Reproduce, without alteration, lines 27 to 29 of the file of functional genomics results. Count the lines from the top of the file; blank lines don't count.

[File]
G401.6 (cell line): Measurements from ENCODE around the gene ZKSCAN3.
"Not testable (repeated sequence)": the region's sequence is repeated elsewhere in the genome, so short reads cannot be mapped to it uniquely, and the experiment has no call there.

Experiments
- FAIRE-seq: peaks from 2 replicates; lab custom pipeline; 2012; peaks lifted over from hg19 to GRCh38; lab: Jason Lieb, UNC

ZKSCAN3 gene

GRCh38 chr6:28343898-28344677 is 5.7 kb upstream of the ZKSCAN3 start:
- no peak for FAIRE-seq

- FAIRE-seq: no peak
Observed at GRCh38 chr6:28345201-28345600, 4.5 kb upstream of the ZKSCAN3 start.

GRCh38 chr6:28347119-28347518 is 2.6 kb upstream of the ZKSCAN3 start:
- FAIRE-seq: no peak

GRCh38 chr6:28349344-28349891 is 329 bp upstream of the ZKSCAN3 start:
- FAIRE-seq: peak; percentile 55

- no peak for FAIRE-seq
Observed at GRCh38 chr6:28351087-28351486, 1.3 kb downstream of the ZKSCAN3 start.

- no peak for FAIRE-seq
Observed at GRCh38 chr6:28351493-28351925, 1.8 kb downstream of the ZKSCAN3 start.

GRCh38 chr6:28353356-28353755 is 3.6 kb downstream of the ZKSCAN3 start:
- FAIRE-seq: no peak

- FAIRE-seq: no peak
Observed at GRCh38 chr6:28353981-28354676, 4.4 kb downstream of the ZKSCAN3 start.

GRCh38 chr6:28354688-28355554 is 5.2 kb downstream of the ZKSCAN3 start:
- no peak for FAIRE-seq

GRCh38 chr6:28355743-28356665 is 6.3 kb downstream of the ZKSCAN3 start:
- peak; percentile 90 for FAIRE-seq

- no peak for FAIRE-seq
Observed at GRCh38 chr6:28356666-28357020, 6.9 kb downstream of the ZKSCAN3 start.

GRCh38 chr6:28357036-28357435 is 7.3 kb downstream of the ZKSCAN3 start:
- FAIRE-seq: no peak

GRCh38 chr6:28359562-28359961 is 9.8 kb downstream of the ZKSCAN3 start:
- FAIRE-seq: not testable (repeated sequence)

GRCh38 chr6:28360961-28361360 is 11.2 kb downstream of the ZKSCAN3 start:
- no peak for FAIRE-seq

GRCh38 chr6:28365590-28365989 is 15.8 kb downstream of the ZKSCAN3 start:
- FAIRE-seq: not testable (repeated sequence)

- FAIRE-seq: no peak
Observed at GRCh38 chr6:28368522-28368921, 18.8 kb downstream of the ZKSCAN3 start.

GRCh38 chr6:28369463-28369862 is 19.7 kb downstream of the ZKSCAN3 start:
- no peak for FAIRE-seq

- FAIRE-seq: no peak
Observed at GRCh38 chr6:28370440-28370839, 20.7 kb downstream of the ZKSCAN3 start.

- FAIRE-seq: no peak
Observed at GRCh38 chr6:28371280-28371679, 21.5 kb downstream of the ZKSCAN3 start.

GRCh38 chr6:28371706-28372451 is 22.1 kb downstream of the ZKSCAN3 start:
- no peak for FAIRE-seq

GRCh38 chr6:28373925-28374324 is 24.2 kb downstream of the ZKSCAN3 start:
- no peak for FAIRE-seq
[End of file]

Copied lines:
Observed at GRCh38 chr6:28356666-28357020, 6.9 kb downstream of the ZKSCAN3 start.

GRCh38 chr6:28357036-28357435 is 7.3 kb downstream of the ZKSCAN3 start:
- FAIRE-seq: no peak